Quite honestly, don’t even get me started on “strong is the new skinny” line of thinking and body-shape fixation. Caitlin at Fit and Feminist really drove it home with her post on what happens when the pursuits of “skinny” and “strong” collide. She says:

“We don’t need a new “skinny.” We don’t need a new beauty standard, nor do we need yet another physical ideal hanging over our every thought and move like a little black cloud of doom. What we need to do is change the paradigm so that we value our bodies for all of the amazing things they let us do.”

We don’t. We don’t need a new skinny. We don’t need a new strong. We don’t need a new fixation of any sort. We need to look at ourselves as individuals, evaluate our strengths and our weaknesses, and work on being the best versions of ourselves — physically, mentally, spiritually — whatever that means to you.

For me, it meant regaining control of my body — not necessarily in terms of the number on a scale but moving when I wanted, how I wanted and for how long I wanted to do so. Having been limited in that movement, not being able to walk even 1/4 mile before having to sit in pain, I am better able to understand why I turned to endurance running and the half marathon. Maybe I was making up for lost time, maybe I just wanted to keep moving for hours to prove to myself, “Yes, I can and will move.” Yes, my doctor told me to lose weight, but no, it wasn’t why I took to the road and kept on running long after I hit the weight I’m meant to be and thus stopped losing weight. I’m healthy, and I’m working on maintaining that health.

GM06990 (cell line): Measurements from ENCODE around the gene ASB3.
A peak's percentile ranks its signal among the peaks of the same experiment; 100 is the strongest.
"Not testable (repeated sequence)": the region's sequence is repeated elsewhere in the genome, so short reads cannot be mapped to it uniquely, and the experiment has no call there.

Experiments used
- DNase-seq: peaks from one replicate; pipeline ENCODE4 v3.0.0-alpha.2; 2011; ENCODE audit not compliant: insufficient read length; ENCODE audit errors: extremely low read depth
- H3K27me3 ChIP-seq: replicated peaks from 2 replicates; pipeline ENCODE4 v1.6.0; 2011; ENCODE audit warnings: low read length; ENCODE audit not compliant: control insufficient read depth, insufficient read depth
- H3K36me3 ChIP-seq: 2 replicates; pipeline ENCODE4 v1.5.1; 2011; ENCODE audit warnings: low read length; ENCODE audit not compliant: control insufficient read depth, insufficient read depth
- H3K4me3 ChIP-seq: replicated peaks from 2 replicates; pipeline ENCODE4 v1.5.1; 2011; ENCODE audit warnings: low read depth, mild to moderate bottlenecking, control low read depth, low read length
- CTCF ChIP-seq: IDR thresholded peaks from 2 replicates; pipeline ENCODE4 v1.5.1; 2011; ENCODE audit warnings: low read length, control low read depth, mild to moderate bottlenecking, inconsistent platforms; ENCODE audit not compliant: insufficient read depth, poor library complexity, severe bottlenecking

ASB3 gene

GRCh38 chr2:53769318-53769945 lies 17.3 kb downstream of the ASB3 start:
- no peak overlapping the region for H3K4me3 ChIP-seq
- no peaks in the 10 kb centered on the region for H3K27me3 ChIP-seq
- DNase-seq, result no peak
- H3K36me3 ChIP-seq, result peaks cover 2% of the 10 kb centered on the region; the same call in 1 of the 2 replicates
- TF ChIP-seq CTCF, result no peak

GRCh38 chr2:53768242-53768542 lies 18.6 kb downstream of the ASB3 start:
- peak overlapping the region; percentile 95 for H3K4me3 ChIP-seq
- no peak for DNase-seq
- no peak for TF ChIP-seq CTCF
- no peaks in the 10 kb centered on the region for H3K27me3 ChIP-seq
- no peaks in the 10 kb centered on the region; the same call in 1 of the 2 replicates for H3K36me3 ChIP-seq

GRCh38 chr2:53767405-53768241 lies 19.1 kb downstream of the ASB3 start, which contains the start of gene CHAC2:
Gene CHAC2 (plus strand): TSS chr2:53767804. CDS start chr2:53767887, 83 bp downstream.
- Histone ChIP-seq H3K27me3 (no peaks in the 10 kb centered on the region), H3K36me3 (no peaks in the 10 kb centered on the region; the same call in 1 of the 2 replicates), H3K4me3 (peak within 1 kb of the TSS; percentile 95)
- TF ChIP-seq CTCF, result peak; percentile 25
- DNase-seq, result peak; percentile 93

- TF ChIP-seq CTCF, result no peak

April Doherty wrote a post encouraging readers to drop the “strong is the new skinny” schtick and just be themselves. She says: